As Librarian II in the History & Genealogy Unit of the Connecticut State Library, Mel serves as a reference librarian and supervises the microfilm and ephemera collections. He has been instrumental in the creation of many databases that library patrons find valuable in their research. In addition, he is a member of the Connecticut Professional Genealogist’s Council and the Salmon Brook Historical Society.
In my role as an official NERGC blogger, I asked Mel how he got interested in family history, which genealogy challenges he finds especially rewarding, and more.
My father was one of ten children, and as such, I had twenty-four first cousins. The Smith family would often gather together for holidays or birthday celebrations and I remember at an early age telling my younger brother who everyone was, and how they were related to us. I guess that the genealogy bug caught me early on.
It was my maternal grandmother (Gram to me) who told me stories of her Putnam family of New Hampshire and their links to the Salem witch trials. It was from these early stories that she made history come to life as past family members actually played an important, even infamous, part in American history. One of my most treasured possessions is the hand-written genealogy that she gave me for Christmas one year when I was in my teens.
If I had to pick one ancestor who I have been drawn to, it would be my Great-Great Uncle Charles F. Blackington who served in the Union Army from the State of Maine during the Civil War. After the war, he moved out west for health reasons and served as a self-taught country doctor, miner/prospector, and sheriff in Colorado and New Mexico. I have discovered a great deal of interesting stories about him in the rough and tumble environment he found himself in. I hope that even though Charles never had any children survive to adulthood, that as a result of my historical research, I can provide information about his life to my children so that they have a better understating of his life and remember with pride an American original.
I would have to say books (kind of a natural for a librarian right?), followed by history and genealogy. Books can take you to any point in history and open up an entirely new world of wonder for a young reader. I have always loved reading about history of all kinds. I think I developed this love early as my father was very interested in history as well. But genealogy ties my love of books and history all together by making it personal!
3. You will be leading one NERGC session on finding New England divorce records and another on Connecticut court records. Why are these types of records often so difficult to locate?
That is a very good question! Court records can be very daunting to some family historians because they do not understand the amazing, varied, amount of genealogical data that can be found in criminal or civil court records. A second reason court records may be difficult to use is the sheer number and types of different courts systems, and confusion regarding the location and access of the actual records.
4. In your role at the Connecticut State Library, what types of genealogy inquiries do you find especially challenging or rewarding?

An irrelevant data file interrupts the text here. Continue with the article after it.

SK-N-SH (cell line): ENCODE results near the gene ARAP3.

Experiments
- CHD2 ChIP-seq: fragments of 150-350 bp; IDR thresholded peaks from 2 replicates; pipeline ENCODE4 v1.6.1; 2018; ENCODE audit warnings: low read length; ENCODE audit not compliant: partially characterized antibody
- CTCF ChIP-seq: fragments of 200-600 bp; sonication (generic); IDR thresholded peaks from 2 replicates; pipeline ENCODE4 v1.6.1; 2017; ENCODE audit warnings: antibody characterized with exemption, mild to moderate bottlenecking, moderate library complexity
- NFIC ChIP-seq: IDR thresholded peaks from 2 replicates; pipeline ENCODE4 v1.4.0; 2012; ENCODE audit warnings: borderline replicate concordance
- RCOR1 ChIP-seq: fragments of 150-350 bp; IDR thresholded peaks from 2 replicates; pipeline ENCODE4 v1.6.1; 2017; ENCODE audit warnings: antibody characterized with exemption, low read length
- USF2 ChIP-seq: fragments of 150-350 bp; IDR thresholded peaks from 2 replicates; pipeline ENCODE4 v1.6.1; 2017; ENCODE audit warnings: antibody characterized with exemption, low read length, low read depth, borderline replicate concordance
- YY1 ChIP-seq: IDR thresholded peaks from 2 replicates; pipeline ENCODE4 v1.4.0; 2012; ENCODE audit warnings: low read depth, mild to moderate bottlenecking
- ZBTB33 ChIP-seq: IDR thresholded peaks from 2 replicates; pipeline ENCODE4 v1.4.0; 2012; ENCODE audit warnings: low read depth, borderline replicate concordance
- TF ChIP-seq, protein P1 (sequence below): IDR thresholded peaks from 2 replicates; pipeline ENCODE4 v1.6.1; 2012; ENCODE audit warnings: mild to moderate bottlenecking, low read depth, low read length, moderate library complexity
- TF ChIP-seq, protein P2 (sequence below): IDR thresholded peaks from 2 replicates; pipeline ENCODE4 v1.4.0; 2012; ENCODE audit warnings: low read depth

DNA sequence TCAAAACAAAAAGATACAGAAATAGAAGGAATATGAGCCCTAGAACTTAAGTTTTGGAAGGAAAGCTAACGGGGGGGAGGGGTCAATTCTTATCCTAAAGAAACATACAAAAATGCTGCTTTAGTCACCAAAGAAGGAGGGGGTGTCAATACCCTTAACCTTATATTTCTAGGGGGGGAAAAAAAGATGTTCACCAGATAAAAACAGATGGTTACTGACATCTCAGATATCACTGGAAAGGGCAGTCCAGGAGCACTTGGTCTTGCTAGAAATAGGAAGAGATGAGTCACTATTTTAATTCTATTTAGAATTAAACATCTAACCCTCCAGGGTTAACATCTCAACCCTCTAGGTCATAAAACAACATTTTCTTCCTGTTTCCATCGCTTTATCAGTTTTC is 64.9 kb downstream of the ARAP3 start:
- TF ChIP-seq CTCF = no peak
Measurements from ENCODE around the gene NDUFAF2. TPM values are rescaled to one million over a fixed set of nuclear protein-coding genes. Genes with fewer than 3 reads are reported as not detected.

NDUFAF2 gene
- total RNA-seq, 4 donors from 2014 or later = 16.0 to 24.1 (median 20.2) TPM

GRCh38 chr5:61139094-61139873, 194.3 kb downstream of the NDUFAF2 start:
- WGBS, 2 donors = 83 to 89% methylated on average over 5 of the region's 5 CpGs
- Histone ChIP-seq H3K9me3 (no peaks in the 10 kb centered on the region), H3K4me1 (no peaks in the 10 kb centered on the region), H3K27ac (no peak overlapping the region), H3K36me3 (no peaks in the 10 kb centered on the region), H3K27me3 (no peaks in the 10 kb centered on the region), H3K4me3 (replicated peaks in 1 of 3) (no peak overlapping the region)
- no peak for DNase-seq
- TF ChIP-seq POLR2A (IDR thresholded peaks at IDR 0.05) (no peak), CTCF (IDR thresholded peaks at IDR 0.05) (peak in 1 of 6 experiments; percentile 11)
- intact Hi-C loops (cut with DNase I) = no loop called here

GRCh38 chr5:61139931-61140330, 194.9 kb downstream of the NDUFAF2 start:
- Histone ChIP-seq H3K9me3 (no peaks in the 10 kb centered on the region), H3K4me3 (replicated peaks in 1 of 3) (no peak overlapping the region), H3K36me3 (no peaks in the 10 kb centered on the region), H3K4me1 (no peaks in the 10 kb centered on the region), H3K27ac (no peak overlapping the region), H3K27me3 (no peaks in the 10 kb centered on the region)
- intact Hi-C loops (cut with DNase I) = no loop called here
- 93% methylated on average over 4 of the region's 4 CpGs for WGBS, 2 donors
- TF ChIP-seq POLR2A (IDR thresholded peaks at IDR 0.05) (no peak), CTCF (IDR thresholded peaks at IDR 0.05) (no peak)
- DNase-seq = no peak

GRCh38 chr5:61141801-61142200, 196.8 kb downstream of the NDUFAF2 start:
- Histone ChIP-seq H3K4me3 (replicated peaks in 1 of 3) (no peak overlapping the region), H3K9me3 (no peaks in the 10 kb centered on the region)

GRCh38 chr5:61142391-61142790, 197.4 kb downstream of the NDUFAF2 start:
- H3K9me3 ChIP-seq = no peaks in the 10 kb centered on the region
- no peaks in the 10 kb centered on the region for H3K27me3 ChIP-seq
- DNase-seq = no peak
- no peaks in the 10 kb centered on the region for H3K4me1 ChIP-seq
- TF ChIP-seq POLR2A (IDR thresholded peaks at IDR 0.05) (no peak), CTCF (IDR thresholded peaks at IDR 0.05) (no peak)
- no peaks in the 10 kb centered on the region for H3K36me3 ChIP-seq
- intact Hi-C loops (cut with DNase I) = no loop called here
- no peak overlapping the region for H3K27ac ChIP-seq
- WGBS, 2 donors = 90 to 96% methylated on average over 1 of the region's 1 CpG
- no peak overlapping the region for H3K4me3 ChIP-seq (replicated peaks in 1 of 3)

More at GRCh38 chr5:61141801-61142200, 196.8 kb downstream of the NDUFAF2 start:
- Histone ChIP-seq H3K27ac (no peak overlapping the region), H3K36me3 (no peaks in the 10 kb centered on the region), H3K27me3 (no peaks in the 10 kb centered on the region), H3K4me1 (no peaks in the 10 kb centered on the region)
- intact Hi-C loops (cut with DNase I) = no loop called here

I love my job at the Connecticut State Library because it allows me to assist people in finding information about their long ago (or not so long ago) ancestors. Each day can be like the first day on the job as the questions that are asked, while similar, can lead us on a different adventure of family discovery.
I must say that two types of questions really get me going. The first pertains to a family, any family, that had lived in Connecticut for a generation or longer, and then settles out of state. Connecticut served as a springboard for so many settlers that went to other locations in New England, New York, Pennsylvania, Ohio, other places points West, and even to Canada! It is always a thrill to help patrons find their family as they moved through time across this wonderful country of ours.
The second question that I often get pertains to those individuals that are researching adoption cases. These types of cases can be very challenging due to the nature of the records, as they may be restricted depending upon the time period. Another reason adoption cases are difficult is the lack of information about the case. In Connecticut one must know the birth name of the child in order to have a good chance of finding the relevant adoption record. Another reason is the vast number of probate courts that once existed in Connecticut that might have processed the adoption. Adoption cases can be frustrating, but very rewarding when you are able to lead a patron to the names of the biological parents.
5. What is your game plan for getting the most out of this year's NERGC conference?
The NERGC conference allows me the opportunity to sit back and learn new ways or techniques of conducting genealogical search to better assist my patrons, as well as furthering my own personal research. Whether it be attending as many sessions that I can, or taking part in a special workshop or luncheon, I always learn something new and exciting about the field of genealogy.
One other way that I learn is to talk to other conference-goers to see what they are seeing and value in the field of genealogy. As the field is constantly evolving and changing (and I would say for the better), it is always important to learn what worked for others in breaking down a genealogical brick wall.
Mel Smith is presenting two programs at NERGC, both on Saturday:
- Session S-137, Finding Your Family in Connecticut Court Records (4:45-5:45 pm)